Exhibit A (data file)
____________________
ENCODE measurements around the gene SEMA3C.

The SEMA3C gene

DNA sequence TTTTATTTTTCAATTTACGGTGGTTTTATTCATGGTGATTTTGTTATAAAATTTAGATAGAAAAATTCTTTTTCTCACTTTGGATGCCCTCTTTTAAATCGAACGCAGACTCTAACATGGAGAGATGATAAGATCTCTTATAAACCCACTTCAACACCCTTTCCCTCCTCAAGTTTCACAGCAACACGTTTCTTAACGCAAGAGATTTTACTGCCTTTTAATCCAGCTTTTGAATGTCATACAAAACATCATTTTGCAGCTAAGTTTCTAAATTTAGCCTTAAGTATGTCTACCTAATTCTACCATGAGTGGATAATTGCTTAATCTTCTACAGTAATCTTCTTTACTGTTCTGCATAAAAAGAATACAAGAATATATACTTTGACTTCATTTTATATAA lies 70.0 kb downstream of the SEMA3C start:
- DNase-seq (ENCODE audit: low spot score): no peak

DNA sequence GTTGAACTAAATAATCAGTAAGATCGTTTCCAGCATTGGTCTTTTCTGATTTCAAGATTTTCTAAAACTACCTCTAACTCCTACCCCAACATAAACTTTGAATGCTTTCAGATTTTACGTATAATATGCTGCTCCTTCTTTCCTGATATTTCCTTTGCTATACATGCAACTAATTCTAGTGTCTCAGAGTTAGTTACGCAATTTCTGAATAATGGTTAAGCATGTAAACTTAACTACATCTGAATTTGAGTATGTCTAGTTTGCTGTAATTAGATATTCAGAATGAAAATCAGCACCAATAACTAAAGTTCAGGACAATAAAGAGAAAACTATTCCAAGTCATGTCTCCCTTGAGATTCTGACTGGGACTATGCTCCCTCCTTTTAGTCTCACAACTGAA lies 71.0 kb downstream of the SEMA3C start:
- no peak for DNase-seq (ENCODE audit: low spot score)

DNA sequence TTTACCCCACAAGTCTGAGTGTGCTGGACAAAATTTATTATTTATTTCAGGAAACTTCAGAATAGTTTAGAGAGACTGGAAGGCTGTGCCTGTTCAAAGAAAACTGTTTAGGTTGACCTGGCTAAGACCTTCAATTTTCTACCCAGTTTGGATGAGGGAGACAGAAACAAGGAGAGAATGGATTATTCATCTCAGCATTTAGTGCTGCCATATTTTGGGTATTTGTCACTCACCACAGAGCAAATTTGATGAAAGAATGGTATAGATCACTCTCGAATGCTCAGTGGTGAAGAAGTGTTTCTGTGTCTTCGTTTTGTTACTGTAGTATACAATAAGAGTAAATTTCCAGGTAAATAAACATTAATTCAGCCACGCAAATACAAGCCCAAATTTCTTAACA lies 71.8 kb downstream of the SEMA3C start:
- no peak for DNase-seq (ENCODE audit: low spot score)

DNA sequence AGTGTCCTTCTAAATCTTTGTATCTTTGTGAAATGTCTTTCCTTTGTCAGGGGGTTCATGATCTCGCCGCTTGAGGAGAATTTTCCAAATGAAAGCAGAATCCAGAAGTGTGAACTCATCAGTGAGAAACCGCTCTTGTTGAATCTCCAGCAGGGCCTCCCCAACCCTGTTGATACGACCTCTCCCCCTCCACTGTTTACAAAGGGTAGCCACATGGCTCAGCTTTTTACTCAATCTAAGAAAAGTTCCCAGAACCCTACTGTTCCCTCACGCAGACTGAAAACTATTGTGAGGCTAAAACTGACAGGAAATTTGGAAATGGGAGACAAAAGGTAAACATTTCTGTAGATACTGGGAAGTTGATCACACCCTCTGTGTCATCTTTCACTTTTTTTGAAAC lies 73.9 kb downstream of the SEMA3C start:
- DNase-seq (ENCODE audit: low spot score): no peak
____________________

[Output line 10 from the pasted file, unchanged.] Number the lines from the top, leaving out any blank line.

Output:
- DNase-seq (ENCODE audit: low spot score): no peak